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Samurai Romanesque, J2ME, and the battle for mobile cyberspace

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Reviews the cell phone game Samurai Romanesque. Players take a virtual journey through 15th-century Japan, engage other players in real-time battles, visit a thousand historical towns and villages, practice the art of Zen, and even have virtual children. This massive multiplayer role-playing game can accommodate half a million gamers simultaneously. Rendered in color, and resembling the graphics quality of the (8-bit) Game Boy, the game takes the wireless Internet to a new level of complexity and is a sign of things to come, that is, cyberspace on the go. Dwango built Samurai Romanesque on the Java 2 platform, Micro Edition (J2ME), a compact version of Sun Microsystems' Java 2 programming environment. J2ME suits applications such as cell phones, pagers, set-top boxes, and other devices with limited memory and slow processors. NTT DoCoMo's technology uses Sun's reduced K virtual machine, but the company developed its own proprietary version of mobile Java.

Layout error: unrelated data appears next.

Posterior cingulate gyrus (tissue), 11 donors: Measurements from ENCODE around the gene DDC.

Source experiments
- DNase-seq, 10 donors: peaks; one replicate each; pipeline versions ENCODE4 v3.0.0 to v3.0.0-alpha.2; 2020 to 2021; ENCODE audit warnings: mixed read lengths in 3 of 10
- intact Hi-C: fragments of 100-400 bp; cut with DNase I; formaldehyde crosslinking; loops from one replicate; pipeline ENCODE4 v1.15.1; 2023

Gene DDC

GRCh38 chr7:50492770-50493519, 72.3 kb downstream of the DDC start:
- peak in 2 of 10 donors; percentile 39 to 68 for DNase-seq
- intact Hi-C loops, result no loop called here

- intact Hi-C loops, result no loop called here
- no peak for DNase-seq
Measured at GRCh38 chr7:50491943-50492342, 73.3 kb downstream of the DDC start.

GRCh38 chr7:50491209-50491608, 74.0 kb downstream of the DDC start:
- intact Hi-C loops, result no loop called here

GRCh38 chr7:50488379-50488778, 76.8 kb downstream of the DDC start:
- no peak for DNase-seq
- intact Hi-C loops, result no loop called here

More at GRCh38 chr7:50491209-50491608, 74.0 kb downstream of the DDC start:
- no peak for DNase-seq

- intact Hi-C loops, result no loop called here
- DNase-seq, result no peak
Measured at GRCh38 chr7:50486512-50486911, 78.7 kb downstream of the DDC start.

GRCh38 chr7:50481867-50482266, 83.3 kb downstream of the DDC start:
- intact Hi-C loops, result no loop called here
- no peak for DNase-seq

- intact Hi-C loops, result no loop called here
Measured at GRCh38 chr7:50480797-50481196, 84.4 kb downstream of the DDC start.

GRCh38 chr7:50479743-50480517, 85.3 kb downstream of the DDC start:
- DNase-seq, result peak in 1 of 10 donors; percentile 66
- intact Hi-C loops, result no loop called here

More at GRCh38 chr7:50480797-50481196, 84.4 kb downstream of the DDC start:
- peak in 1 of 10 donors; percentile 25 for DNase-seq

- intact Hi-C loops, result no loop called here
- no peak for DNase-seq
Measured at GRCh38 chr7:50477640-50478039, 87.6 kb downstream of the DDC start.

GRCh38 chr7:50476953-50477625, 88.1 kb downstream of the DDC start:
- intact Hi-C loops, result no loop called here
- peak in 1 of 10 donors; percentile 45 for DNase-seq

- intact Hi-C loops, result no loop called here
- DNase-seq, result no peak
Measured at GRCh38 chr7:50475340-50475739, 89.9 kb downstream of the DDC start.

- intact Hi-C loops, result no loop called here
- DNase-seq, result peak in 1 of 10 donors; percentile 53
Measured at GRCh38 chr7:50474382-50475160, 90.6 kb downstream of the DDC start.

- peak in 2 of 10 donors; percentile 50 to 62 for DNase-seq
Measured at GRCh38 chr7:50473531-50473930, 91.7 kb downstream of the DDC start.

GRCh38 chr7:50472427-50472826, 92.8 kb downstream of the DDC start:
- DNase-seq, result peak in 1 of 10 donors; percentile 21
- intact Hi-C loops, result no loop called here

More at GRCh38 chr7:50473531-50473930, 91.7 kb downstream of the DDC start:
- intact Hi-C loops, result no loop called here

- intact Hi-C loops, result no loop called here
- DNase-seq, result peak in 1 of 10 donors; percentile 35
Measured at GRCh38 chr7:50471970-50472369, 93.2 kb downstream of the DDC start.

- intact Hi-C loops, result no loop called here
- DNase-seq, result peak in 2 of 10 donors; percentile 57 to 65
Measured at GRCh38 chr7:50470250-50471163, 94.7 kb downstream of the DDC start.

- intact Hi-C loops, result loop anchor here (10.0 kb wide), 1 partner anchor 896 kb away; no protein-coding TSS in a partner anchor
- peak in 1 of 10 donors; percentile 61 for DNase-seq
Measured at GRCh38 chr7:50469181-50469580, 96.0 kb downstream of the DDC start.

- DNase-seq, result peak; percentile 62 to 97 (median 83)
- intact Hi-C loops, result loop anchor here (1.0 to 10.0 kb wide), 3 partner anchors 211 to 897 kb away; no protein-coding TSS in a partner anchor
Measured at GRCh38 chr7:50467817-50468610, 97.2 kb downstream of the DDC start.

Published in:

IEEE Computer Graphics and Applications  (Volume:23 ,  Issue: 1 )